Crews are searching for survivors and surveying damage after tornadoes and severe storms hit Tennessee, overturning cars, destroying buildings and leaving at least six people dead.
At least three people are dead, including a child, after an apparent tornado hit the Clarksville area in Montgomery County in northern Tennessee, officials said Saturday night.
Montgomery County was in a “Search and rescue phase” Saturday night after nearly two dozen people were treated for injuries at a hospital, authorities said.
Footage obtained by CNN shows what appears to be a tornado tearing across a Clarksville highway, sending debris into the air and uprooting power lines as it tore through the area.
After the storm, cars were left on their roofs while fallen trees and debris littered the roads. Photographs show that the roofs and walls of several buildings were torn off.
“This is devastating news and our hearts are broken for the families of those who lost loved ones,” Clarksville Mayor Joe Pitts said in a statement. “The city stands ready to help them in their time of grief.”
As Clarksville searched for survivors and possibly additional victims, the mayor declared a state of emergency Saturday night and enacted a 9 p.m. curfew.
Tennessee Governor Bill Lee thanked state and local first responders in a statement about shortly after Saturday night’s storms.
“Maria and I are praying for all Tennesseans who have been affected by the tornadoes that hit the state tonight,” he wrote. “We mourn the lives lost and ask that everyone follow the instructions of local and state officials.”
Rex Stockton told CNN affiliate WSMV that the roof was ripped off his Clarksville home in the storm. He went out after the storm passed to survey the damage and saw that his neighborhood had been devastated.
“There were entire houses that just disappeared,” he said.
Stockton and his wife, a local nurse, began helping their neighbors along with other good Samaritans. They could hear screams for help in the rubble, he said, and they managed to help some people.
“She was able to do some CPR, but she wasn’t alone,” Stockton told WSMV, calling the experience “traumatic” but noting that he and his wife were “lucky.”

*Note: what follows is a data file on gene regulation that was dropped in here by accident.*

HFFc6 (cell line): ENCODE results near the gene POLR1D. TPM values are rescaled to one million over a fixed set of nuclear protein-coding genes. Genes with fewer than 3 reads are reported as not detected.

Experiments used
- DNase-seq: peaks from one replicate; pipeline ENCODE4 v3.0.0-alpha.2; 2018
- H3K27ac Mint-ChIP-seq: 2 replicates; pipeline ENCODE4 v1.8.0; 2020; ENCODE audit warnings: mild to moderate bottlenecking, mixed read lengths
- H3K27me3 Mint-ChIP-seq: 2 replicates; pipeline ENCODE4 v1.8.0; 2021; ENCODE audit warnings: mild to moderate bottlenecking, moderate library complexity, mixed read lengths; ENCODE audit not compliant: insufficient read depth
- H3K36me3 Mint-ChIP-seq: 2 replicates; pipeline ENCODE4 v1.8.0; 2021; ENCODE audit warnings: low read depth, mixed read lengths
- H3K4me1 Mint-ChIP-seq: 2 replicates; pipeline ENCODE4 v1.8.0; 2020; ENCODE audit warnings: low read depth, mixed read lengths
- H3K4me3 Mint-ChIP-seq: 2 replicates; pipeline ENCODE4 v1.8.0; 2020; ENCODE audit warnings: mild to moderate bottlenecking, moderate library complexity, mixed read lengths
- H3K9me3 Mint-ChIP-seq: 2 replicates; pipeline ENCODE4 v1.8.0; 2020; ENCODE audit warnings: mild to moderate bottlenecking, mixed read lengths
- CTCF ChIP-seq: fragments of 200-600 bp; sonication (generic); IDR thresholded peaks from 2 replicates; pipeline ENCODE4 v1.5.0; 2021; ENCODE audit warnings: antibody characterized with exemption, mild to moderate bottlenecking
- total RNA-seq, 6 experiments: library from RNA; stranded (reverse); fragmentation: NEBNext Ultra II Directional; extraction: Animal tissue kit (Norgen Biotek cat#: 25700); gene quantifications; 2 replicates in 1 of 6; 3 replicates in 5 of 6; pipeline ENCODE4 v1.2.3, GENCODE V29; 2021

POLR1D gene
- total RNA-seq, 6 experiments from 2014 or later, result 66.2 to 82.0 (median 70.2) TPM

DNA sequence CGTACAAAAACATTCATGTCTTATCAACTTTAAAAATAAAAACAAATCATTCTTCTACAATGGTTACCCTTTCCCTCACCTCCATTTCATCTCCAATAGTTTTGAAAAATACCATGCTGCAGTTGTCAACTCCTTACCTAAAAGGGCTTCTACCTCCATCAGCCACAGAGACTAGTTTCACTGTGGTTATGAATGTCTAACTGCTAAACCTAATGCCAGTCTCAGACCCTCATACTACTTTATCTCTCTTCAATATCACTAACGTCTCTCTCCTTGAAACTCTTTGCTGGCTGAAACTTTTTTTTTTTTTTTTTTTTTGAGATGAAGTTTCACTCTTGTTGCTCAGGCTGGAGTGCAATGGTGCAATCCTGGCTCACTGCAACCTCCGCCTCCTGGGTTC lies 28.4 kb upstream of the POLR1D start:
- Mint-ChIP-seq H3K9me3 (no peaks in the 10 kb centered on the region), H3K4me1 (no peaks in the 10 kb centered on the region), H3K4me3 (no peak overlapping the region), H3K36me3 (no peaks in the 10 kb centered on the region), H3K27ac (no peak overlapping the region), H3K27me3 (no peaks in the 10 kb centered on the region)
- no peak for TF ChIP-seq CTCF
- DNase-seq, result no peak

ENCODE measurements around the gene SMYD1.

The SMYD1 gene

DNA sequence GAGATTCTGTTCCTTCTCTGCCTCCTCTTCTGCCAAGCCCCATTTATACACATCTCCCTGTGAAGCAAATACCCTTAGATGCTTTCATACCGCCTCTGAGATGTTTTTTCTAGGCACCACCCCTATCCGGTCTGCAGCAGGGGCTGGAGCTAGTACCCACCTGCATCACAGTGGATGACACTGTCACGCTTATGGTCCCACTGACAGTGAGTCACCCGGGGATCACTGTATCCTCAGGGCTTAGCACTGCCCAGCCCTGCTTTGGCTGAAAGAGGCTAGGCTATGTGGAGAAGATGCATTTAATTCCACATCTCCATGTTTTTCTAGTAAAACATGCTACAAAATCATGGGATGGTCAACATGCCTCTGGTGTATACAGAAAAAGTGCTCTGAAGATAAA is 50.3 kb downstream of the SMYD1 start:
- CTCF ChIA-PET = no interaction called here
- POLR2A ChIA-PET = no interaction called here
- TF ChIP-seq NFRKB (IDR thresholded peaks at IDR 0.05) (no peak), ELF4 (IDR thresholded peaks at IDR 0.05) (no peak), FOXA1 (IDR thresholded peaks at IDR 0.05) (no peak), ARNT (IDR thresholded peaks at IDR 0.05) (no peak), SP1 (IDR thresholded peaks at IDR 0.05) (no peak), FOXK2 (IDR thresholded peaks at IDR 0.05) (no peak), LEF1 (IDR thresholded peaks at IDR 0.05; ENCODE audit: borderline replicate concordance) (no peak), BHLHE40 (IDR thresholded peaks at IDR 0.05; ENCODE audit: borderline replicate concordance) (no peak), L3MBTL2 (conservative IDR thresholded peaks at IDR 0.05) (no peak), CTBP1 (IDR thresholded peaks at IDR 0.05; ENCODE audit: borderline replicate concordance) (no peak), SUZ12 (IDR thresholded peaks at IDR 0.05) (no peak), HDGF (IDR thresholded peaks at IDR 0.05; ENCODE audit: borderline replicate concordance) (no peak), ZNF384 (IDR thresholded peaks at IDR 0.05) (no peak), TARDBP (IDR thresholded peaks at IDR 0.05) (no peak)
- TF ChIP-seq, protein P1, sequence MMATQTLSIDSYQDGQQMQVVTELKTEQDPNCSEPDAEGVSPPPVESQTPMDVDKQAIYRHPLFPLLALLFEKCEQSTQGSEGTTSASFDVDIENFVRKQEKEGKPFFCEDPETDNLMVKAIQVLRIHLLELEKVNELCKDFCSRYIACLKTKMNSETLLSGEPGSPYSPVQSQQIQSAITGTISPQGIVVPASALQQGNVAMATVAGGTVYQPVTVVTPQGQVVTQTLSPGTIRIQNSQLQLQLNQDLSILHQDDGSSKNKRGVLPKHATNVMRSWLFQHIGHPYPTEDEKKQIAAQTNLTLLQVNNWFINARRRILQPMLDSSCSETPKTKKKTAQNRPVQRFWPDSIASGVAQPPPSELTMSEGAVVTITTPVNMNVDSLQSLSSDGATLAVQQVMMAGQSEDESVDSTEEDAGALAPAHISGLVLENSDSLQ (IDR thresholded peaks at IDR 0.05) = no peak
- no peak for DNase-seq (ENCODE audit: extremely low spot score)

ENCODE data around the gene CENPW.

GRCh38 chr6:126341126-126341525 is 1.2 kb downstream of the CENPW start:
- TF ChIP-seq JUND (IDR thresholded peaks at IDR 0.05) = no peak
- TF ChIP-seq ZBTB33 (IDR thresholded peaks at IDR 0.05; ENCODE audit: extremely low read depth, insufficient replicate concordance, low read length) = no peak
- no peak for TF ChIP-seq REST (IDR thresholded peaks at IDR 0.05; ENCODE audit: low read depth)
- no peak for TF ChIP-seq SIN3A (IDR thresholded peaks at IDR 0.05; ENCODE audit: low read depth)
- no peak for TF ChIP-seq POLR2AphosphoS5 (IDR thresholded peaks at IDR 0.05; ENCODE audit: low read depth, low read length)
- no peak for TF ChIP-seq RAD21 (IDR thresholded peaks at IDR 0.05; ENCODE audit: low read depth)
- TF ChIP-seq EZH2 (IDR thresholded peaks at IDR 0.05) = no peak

“There were doctors. People came from all over to help and they were able to do what they could,” she said.
Nearly 50 miles away, three more people were confirmed dead in Madison, Tennessee, just north of Nashville, emergency management officials said Saturday night.
“We have teams assessing the damage and looking for patients,” the Nashville Office of Emergency Management said. said in Xthe social media platform formerly known as Twitter.
Images showed severe damage in the area where the deaths were reported, with heavy debris covering a car.
At least two tornadoes, each described as large and dangerous, were confirmed Saturday afternoon, including one in Montgomery County and another near the town of Rutherford in Gibson County, the National Weather Service said.
The tornado reports came as a severe weather outbreak hit more than 1,200 miles of the eastern United States from the Gulf Coast to the Canadian border on Saturday, with more bad weather on the way on Sunday.
“Today a storm turned the world upside down for many in our community,” said Freddie O’Connell, Mayor of Nashville and Davidson County.
The mayor declared a state of emergency in the area, where he said first responders were still working to reach hard-to-reach areas.
Nashville Office of Emergency Management
Storm damage on Nesbitt Lane in Madison, Tennessee, on Saturday.
He urged residents to stay away from affected areas and call the Red Cross if they have been displaced.
“Many of our neighbors have a long road of healing and recovery ahead of them,” O’Connell said.
“Significant damage” from a tornado was also reported in the Tennessee cities of Gallatin and Hendersonville, northeast of Nashville, according to a joint statement from the communities’ mayors.
“It is of utmost importance that citizens stay off the roads and allow first responders and utility crews to respond,” officials said.
As Tennessee deals with the fallout, more storms are expected to hit the eastern United States on Sunday.
“Isolated severe thunderstorms will be possible through Sunday night in parts of the southeastern states, primarily in the form of sporadic damaging winds and a few brief tornadoes,” the Weather Prediction Center said.
Storms will reach their maximum strength Sunday afternoon as they expand and engulf much of the east. Wind gusts from the storms will be slightly stronger on Sunday compared to Saturday and could knock out power and disrupt travel.
Widespread gusts of 40 to 50 mph are expected to hit the mid-Atlantic and Northeast. Gusts could strengthen and reach up to 60 mph at times Sunday night in New England and coastal parts of New York and New Jersey.
Storm damage was left behind in Clarksville, Tennessee, on Saturday.
From Florida to New England, widespread rainfall totals of 1 to 2 inches are likely.
Some thunderstorms may become severe on Sunday, with an area from the Florida Panhandle to Virginia most likely to see a handful of damaging storms. Damaging wind gusts will be the main threat in these storms, but an isolated tornado is also possible.
Parts of New England could become a wintry mix of rain, snow and freezing rain Sunday night into Monday.
CNN meteorologist Mary Gilbert contributed to this report.